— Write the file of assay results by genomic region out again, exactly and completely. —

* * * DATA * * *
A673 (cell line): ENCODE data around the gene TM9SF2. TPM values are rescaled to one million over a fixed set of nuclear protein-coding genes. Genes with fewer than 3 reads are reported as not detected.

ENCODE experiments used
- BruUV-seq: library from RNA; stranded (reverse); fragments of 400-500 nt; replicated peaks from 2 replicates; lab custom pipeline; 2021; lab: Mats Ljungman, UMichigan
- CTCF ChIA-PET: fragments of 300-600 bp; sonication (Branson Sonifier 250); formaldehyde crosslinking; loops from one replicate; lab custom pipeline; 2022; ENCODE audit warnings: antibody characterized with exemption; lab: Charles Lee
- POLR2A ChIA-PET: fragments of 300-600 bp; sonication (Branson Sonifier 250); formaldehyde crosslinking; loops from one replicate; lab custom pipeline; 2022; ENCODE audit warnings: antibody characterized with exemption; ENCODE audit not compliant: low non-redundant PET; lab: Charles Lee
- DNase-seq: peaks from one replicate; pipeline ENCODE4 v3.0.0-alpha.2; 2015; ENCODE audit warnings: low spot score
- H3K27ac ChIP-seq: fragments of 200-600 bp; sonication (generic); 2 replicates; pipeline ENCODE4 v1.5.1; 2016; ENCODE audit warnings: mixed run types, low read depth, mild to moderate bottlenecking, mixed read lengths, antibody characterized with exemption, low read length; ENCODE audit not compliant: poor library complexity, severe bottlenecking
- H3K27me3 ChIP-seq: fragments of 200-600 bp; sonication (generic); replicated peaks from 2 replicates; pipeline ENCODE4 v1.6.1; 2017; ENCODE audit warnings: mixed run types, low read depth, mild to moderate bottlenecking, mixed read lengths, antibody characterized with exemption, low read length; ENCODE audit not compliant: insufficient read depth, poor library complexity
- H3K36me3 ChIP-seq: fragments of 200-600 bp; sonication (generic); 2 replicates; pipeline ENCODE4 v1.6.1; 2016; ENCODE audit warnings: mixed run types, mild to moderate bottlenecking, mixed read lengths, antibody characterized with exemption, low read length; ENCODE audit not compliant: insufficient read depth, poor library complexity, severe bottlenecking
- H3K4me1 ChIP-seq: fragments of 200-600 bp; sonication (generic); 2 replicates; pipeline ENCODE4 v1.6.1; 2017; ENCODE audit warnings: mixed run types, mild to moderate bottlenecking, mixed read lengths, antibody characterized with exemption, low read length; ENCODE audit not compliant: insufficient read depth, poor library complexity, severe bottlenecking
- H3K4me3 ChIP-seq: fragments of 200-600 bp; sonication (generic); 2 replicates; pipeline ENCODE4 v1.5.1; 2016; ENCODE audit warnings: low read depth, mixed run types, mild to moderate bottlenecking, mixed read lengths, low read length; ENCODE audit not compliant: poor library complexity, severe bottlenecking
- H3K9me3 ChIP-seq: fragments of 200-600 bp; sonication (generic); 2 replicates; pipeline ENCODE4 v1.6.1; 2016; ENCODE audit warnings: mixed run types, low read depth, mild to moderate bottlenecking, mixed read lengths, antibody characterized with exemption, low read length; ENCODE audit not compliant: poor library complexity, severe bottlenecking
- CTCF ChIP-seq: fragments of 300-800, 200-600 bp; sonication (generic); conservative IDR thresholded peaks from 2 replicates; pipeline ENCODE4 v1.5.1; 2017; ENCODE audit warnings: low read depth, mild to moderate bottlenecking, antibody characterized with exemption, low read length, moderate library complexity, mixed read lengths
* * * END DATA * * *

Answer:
A673 (cell line): ENCODE data around the gene TM9SF2. TPM values are rescaled to one million over a fixed set of nuclear protein-coding genes. Genes with fewer than 3 reads are reported as not detected.

ENCODE experiments used
- BruUV-seq: library from RNA; stranded (reverse); fragments of 400-500 nt; replicated peaks from 2 replicates; lab custom pipeline; 2021; lab: Mats Ljungman, UMichigan
- CTCF ChIA-PET: fragments of 300-600 bp; sonication (Branson Sonifier 250); formaldehyde crosslinking; loops from one replicate; lab custom pipeline; 2022; ENCODE audit warnings: antibody characterized with exemption; lab: Charles Lee
- POLR2A ChIA-PET: fragments of 300-600 bp; sonication (Branson Sonifier 250); formaldehyde crosslinking; loops from one replicate; lab custom pipeline; 2022; ENCODE audit warnings: antibody characterized with exemption; ENCODE audit not compliant: low non-redundant PET; lab: Charles Lee
- DNase-seq: peaks from one replicate; pipeline ENCODE4 v3.0.0-alpha.2; 2015; ENCODE audit warnings: low spot score
- H3K27ac ChIP-seq: fragments of 200-600 bp; sonication (generic); 2 replicates; pipeline ENCODE4 v1.5.1; 2016; ENCODE audit warnings: mixed run types, low read depth, mild to moderate bottlenecking, mixed read lengths, antibody characterized with exemption, low read length; ENCODE audit not compliant: poor library complexity, severe bottlenecking
- H3K27me3 ChIP-seq: fragments of 200-600 bp; sonication (generic); replicated peaks from 2 replicates; pipeline ENCODE4 v1.6.1; 2017; ENCODE audit warnings: mixed run types, low read depth, mild to moderate bottlenecking, mixed read lengths, antibody characterized with exemption, low read length; ENCODE audit not compliant: insufficient read depth, poor library complexity
- H3K36me3 ChIP-seq: fragments of 200-600 bp; sonication (generic); 2 replicates; pipeline ENCODE4 v1.6.1; 2016; ENCODE audit warnings: mixed run types, mild to moderate bottlenecking, mixed read lengths, antibody characterized with exemption, low read length; ENCODE audit not compliant: insufficient read depth, poor library complexity, severe bottlenecking
- H3K4me1 ChIP-seq: fragments of 200-600 bp; sonication (generic); 2 replicates; pipeline ENCODE4 v1.6.1; 2017; ENCODE audit warnings: mixed run types, mild to moderate bottlenecking, mixed read lengths, antibody characterized with exemption, low read length; ENCODE audit not compliant: insufficient read depth, poor library complexity, severe bottlenecking
- H3K4me3 ChIP-seq: fragments of 200-600 bp; sonication (generic); 2 replicates; pipeline ENCODE4 v1.5.1; 2016; ENCODE audit warnings: low read depth, mixed run types, mild to moderate bottlenecking, mixed read lengths, low read length; ENCODE audit not compliant: poor library complexity, severe bottlenecking
- H3K9me3 ChIP-seq: fragments of 200-600 bp; sonication (generic); 2 replicates; pipeline ENCODE4 v1.6.1; 2016; ENCODE audit warnings: mixed run types, low read depth, mild to moderate bottlenecking, mixed read lengths, antibody characterized with exemption, low read length; ENCODE audit not compliant: poor library complexity, severe bottlenecking
- CTCF ChIP-seq: fragments of 300-800, 200-600 bp; sonication (generic); conservative IDR thresholded peaks from 2 replicates; pipeline ENCODE4 v1.5.1; 2017; ENCODE audit warnings: low read depth, mild to moderate bottlenecking, antibody characterized with exemption, low read length, moderate library complexity, mixed read lengths